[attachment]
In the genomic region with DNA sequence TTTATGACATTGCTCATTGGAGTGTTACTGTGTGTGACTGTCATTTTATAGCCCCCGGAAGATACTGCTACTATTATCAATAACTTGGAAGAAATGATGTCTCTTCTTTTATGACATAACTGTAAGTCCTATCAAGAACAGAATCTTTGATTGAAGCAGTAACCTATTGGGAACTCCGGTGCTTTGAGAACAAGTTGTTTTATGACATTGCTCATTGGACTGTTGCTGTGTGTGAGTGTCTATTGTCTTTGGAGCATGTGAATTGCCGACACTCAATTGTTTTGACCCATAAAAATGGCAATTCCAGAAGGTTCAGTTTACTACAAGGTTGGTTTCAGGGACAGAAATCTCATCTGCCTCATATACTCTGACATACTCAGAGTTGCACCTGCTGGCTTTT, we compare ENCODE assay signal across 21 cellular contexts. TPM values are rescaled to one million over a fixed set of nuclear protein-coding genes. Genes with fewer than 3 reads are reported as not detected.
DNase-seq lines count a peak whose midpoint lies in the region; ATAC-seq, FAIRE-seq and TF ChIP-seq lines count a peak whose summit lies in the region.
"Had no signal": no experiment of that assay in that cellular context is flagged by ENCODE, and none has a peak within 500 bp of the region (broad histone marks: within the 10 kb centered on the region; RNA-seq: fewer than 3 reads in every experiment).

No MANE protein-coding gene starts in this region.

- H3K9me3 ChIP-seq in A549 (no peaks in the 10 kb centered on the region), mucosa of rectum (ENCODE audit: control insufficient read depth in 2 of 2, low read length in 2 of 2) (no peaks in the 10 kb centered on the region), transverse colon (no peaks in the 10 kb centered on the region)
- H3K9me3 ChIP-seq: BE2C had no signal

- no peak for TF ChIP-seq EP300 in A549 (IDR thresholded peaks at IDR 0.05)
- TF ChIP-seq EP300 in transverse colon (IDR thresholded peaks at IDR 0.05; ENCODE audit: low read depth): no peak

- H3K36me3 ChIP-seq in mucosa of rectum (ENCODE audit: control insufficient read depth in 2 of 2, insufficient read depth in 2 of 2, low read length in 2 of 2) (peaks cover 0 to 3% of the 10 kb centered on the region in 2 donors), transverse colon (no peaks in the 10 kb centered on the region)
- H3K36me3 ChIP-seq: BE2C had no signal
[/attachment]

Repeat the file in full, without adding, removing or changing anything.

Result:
In the genomic region with DNA sequence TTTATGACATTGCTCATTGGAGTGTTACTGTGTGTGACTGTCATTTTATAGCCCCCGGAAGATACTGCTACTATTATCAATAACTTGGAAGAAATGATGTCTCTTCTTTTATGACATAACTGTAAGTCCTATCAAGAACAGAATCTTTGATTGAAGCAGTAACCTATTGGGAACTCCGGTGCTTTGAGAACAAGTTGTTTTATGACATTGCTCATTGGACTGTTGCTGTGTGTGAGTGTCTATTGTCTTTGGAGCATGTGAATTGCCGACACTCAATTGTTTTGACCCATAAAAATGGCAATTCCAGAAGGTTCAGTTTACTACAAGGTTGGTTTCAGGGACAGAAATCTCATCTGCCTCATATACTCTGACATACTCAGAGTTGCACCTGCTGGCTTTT, we compare ENCODE assay signal across 21 cellular contexts. TPM values are rescaled to one million over a fixed set of nuclear protein-coding genes. Genes with fewer than 3 reads are reported as not detected.
DNase-seq lines count a peak whose midpoint lies in the region; ATAC-seq, FAIRE-seq and TF ChIP-seq lines count a peak whose summit lies in the region.
"Had no signal": no experiment of that assay in that cellular context is flagged by ENCODE, and none has a peak within 500 bp of the region (broad histone marks: within the 10 kb centered on the region; RNA-seq: fewer than 3 reads in every experiment).

No MANE protein-coding gene starts in this region.

- H3K9me3 ChIP-seq in A549 (no peaks in the 10 kb centered on the region), mucosa of rectum (ENCODE audit: control insufficient read depth in 2 of 2, low read length in 2 of 2) (no peaks in the 10 kb centered on the region), transverse colon (no peaks in the 10 kb centered on the region)
- H3K9me3 ChIP-seq: BE2C had no signal

- no peak for TF ChIP-seq EP300 in A549 (IDR thresholded peaks at IDR 0.05)
- TF ChIP-seq EP300 in transverse colon (IDR thresholded peaks at IDR 0.05; ENCODE audit: low read depth): no peak

- H3K36me3 ChIP-seq in mucosa of rectum (ENCODE audit: control insufficient read depth in 2 of 2, insufficient read depth in 2 of 2, low read length in 2 of 2) (peaks cover 0 to 3% of the 10 kb centered on the region in 2 donors), transverse colon (no peaks in the 10 kb centered on the region)
- H3K36me3 ChIP-seq: BE2C had no signal